23 November 2007

Australian Federal Election: John Howard's track record examined

US readers please note: In Australian politics the 'Liberal' Party are actually centre-right, the equivalent of the UK Conservatives. Go figure!

The long-suffering Australian public, weary of election propaganda, are always granted a few days advertising silence before a Federal election. I’m sure that doesn’t bother the major parties much, as meaningful debate has long-hence descended into the battle of the soundbite, and reductio ad absurdum underlies the core messages on all fronts. I’ve never understood why our politicians, particularly on the Liberal benches, are so convinced that the Australian public are stupid, but their belief is certainly borne out by the Vox Pop at an Adelaide McDonalds this morning:

Bloke 1: Howard’s the best Prime Minister Australia’s ever had.
Bloke 2: Huh?
Bloke 1: I mean, the Labour parties just about unions and shit
Bloke 2: Huh?

Bloke 1 has certainly been paying attention to first core message of the Liberal Party—Unions are bad, and anything associated with them is bad. It’s a simple message which has garnered considerable sympathy for decades. Problem is, it’s such simple-minded nonsense. Unions and almost all those associated with them should be able to stand up proudly in public and defend a magnificent history of standing up for the rights of workers. Like all large organisations, unions occasionally suffer from bureaucracy and corruption, but to suggest that is the norm and the average Australian should be frightened is just a ridiculous and contemptible notion.

The Liberal Party’s other core message is that they have a strong track record on economic management, so why change? This argument would appear to have some merit, if one believed that governments really have that much influence over the economy. But they simply do not. The global economy and market factors have little or anything to do with a national government’s policies, which are nearly always responsive. And interest rates are controlled by the Reserve Bank of Australia, not the government of the day. So the economy is basically a moot issue—there’s almost no credit at all to the government, and the Labour Party’s attacks on interest rate hikes are equally ill-directed, except in their criticism of Prime Minister Howard’s promises. Clearly Howard should not have promised that there would be no such increases as it’s completely out of his control.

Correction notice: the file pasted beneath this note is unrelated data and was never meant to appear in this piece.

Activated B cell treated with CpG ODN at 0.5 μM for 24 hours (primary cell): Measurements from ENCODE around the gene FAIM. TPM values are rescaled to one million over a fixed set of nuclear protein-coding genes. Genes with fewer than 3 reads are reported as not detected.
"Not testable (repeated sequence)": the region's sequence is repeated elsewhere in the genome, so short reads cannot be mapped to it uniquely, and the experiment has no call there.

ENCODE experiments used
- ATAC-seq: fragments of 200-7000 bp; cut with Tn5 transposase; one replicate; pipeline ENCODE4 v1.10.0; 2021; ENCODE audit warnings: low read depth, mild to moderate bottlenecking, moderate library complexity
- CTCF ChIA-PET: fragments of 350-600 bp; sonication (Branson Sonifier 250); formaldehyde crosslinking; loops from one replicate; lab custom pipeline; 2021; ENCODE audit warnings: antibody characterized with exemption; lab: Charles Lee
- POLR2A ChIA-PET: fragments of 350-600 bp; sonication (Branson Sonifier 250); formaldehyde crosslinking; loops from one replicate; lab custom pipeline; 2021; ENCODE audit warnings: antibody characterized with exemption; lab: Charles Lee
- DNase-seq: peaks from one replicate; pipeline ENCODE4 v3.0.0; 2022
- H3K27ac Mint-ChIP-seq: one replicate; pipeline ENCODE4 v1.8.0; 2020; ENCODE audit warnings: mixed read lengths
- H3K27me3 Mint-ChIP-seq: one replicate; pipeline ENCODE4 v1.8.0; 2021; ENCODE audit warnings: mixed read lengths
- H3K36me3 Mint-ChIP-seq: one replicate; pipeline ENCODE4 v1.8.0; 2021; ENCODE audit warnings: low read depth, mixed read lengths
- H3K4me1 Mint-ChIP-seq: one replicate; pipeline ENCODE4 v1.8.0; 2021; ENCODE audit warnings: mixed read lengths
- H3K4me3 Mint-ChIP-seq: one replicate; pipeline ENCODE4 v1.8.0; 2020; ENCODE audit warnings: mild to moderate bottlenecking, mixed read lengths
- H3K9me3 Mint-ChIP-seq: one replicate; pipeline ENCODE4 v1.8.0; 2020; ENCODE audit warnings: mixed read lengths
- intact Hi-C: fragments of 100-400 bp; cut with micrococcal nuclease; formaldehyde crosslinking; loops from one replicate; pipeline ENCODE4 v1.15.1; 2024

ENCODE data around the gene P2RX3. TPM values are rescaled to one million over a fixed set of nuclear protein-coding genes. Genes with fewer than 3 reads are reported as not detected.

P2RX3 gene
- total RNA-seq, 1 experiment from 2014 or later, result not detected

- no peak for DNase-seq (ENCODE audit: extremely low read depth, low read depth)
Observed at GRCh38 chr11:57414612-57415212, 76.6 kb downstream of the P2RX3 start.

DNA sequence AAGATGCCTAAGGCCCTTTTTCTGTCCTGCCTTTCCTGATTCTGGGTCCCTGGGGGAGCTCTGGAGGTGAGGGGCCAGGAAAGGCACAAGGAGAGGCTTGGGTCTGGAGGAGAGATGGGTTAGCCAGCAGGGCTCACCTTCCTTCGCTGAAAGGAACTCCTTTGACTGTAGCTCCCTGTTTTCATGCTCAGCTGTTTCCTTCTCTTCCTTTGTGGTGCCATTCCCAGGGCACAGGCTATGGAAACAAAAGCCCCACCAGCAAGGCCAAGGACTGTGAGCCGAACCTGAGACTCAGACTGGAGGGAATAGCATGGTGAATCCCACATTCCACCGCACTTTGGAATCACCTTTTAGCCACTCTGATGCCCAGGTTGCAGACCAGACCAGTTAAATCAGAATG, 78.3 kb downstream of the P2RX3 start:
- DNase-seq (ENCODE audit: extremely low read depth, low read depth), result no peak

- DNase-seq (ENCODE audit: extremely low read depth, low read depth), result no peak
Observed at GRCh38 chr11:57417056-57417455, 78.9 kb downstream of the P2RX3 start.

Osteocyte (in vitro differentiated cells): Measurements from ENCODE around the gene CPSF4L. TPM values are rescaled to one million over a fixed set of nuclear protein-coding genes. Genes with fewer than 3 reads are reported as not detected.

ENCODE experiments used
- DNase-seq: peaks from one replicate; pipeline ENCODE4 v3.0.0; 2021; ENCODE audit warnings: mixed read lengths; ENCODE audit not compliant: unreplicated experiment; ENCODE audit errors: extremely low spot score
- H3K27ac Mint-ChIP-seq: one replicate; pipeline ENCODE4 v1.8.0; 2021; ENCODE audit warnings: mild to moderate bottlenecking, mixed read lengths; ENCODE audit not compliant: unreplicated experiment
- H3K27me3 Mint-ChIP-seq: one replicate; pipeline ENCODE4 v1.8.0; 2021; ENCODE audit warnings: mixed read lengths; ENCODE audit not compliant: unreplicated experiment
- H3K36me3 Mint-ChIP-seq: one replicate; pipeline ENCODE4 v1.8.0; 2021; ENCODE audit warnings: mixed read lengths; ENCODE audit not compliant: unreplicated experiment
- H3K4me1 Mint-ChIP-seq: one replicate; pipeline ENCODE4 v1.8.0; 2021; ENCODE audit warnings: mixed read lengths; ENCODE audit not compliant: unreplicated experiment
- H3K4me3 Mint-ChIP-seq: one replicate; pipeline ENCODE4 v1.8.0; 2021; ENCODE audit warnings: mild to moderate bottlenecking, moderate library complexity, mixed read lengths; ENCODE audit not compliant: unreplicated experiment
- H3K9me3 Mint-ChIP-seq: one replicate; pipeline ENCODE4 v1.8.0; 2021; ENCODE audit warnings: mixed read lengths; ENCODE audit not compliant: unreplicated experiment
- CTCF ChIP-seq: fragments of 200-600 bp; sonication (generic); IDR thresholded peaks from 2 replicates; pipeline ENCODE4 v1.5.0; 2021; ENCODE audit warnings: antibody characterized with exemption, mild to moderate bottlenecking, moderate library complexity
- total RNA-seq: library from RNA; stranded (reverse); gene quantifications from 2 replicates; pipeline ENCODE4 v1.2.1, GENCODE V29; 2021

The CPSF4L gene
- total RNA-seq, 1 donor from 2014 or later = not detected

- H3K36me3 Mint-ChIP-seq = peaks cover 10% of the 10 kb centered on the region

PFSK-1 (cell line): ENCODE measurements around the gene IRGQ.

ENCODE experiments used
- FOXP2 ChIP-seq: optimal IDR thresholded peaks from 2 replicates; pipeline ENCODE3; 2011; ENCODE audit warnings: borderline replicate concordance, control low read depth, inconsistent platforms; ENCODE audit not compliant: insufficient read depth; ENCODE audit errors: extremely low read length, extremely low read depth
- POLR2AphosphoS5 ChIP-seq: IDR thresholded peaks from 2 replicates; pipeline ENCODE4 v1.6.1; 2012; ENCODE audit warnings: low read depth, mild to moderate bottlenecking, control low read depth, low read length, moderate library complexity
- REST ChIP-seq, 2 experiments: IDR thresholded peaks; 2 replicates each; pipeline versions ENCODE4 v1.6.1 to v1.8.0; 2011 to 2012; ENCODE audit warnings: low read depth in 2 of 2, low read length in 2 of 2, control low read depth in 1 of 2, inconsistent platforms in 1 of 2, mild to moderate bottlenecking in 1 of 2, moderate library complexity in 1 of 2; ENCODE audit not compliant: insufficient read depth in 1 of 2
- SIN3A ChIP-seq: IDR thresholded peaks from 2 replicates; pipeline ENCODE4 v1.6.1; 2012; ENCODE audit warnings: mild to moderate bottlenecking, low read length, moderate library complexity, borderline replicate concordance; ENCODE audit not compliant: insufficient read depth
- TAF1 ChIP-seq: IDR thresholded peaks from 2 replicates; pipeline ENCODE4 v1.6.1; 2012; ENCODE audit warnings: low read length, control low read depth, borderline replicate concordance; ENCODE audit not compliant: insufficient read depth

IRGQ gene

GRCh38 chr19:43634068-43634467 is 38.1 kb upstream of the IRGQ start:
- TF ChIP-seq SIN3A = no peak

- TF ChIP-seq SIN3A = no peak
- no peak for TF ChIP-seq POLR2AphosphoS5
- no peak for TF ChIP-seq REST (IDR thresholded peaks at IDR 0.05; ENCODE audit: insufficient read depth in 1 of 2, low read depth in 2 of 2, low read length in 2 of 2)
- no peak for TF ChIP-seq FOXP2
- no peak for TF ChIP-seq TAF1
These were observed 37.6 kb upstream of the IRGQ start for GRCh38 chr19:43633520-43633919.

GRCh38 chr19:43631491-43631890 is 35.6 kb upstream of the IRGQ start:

And while we’re talking about track records, let’s look at factors outside of the economy—the Tampa affair, weapons of mass destruction in Iraq, treatment of refugees, climate change, the list goes on. Economy be damned—these are the important issues that shape our world and define Australia’s place in it. On these issues the Liberal government has been consistent—consistent in its shameful avoidance of truth and compassion and its grovelling to the pathetic neocon agenda of the current US administration. It’s an approach that has endangered Australian troops in an illegal and ill-thought war, has made Australian civilians targets of terrorism, has ill-equipped us to deal with the environmental issues that are critical to our very survival and has led to a general reduction in the respect Australia receives on the world stage, at least outside the US.

It’s a great track record, John. Thanks for reminding us of it, and making Saturday’s decision even easier. All the best in your retirement, and I hope you get a nice cushy diplomatic posting. I hear Afghanistan and Iraq may be available.
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6 November 2007

Melbourne Cup post mortem

Well no winners this year. With Maybe Better a late scratching and the unfancied Efficient hit the front just before the post, eebahgum's remaining 5 rated horses wended up 2nd, 3rd, 4th, 8th and 9th. Not a bad result, but a miss is as good as 3200 m, and this was a veritable miss. There's always next year. I hope you did better than I.Go to eebahgum!

Melbourne Cup tips 2007

Late scratchings: Gallic & The Fuzz

It's Melbourne Cup day again, so here is the obligatory tips posting. Last year, my ratings included the first four horses over the line, a hard act to follow.

It's another tough race this year, not because there's a massive field full of class horses, but rather because we have been spoilt by some real class over the last few years in horses such as Makybe Diva, and there's no-one even approaching that standard this time round.